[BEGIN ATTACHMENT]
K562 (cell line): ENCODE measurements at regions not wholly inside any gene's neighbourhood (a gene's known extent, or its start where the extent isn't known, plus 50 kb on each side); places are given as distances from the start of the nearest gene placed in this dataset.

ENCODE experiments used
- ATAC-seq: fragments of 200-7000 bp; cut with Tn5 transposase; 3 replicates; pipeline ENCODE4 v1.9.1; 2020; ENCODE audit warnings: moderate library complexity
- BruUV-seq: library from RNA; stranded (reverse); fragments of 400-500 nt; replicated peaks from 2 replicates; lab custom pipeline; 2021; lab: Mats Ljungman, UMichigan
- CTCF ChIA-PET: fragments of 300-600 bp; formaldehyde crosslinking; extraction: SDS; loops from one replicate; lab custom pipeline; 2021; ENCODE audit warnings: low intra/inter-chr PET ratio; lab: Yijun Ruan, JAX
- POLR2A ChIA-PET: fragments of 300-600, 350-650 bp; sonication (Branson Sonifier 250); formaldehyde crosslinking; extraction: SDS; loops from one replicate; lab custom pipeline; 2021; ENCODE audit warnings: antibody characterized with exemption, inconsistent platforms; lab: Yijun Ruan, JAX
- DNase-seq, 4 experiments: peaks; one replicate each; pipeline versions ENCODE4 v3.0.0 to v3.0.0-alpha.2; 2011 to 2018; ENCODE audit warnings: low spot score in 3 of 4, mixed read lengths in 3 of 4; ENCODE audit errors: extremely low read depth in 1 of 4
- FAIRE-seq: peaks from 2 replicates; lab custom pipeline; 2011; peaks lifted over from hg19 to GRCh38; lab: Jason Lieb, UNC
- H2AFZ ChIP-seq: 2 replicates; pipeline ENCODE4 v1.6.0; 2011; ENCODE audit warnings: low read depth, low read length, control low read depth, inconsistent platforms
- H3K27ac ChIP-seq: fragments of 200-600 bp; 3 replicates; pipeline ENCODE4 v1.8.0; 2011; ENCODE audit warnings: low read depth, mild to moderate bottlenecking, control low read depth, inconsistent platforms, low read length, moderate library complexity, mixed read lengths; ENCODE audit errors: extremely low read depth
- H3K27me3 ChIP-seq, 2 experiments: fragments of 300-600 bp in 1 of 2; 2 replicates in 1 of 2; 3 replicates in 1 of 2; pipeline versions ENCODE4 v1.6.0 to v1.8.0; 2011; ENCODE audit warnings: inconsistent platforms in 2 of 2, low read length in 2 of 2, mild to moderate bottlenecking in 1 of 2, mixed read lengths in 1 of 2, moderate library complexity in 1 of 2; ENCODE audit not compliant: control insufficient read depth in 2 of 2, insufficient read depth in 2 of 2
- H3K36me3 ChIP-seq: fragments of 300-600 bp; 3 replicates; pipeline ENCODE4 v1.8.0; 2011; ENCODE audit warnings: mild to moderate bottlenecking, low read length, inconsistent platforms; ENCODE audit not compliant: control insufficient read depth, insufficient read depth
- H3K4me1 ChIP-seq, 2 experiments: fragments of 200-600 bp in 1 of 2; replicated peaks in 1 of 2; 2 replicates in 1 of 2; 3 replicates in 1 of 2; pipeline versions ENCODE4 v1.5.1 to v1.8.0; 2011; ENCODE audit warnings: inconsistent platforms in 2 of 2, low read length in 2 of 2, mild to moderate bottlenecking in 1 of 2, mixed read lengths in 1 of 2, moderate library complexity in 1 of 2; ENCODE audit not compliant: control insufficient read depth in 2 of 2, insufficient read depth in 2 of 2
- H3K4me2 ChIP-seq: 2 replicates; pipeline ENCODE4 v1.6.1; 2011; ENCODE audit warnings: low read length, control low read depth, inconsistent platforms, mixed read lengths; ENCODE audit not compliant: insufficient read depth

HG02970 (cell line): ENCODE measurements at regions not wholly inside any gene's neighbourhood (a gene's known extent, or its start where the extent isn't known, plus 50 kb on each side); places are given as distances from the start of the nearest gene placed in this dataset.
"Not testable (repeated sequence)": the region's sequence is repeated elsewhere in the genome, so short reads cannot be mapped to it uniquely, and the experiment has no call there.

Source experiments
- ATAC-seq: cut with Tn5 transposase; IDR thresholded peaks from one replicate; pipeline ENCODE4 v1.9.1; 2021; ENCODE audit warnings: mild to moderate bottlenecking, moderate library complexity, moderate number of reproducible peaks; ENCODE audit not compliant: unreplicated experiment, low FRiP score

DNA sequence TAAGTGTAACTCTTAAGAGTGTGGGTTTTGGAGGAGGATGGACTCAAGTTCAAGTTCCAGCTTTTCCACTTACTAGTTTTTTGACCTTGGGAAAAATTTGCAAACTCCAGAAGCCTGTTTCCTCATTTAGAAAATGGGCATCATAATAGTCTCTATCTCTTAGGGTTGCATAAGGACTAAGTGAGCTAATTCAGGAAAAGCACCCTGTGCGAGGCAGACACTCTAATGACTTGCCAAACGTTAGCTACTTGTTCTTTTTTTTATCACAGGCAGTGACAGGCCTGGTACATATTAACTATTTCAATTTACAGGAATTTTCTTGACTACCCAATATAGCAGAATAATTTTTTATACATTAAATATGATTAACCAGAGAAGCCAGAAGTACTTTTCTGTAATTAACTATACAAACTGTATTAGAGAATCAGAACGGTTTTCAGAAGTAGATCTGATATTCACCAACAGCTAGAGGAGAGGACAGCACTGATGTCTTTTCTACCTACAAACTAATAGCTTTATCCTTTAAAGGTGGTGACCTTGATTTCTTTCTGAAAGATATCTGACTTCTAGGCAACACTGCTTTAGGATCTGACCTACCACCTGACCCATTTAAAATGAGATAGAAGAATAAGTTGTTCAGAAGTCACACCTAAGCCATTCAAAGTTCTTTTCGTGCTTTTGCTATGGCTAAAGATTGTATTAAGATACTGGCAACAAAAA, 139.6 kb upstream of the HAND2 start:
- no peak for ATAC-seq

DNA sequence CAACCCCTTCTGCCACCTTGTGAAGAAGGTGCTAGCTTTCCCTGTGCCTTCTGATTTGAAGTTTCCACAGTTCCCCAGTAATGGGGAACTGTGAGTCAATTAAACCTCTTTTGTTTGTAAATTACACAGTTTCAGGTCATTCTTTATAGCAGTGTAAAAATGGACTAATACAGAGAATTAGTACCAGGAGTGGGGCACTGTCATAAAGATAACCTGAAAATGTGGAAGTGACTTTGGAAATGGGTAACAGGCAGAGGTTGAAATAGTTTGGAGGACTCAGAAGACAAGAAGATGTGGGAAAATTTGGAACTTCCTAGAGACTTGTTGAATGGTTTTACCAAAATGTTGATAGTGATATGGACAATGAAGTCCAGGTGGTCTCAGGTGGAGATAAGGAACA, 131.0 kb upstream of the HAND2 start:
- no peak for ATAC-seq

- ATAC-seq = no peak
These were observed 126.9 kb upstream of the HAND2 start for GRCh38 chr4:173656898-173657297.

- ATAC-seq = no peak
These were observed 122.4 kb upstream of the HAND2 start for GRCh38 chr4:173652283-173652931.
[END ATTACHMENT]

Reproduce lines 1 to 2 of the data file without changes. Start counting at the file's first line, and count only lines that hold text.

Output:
K562 (cell line): ENCODE measurements at regions not wholly inside any gene's neighbourhood (a gene's known extent, or its start where the extent isn't known, plus 50 kb on each side); places are given as distances from the start of the nearest gene placed in this dataset.

ENCODE experiments used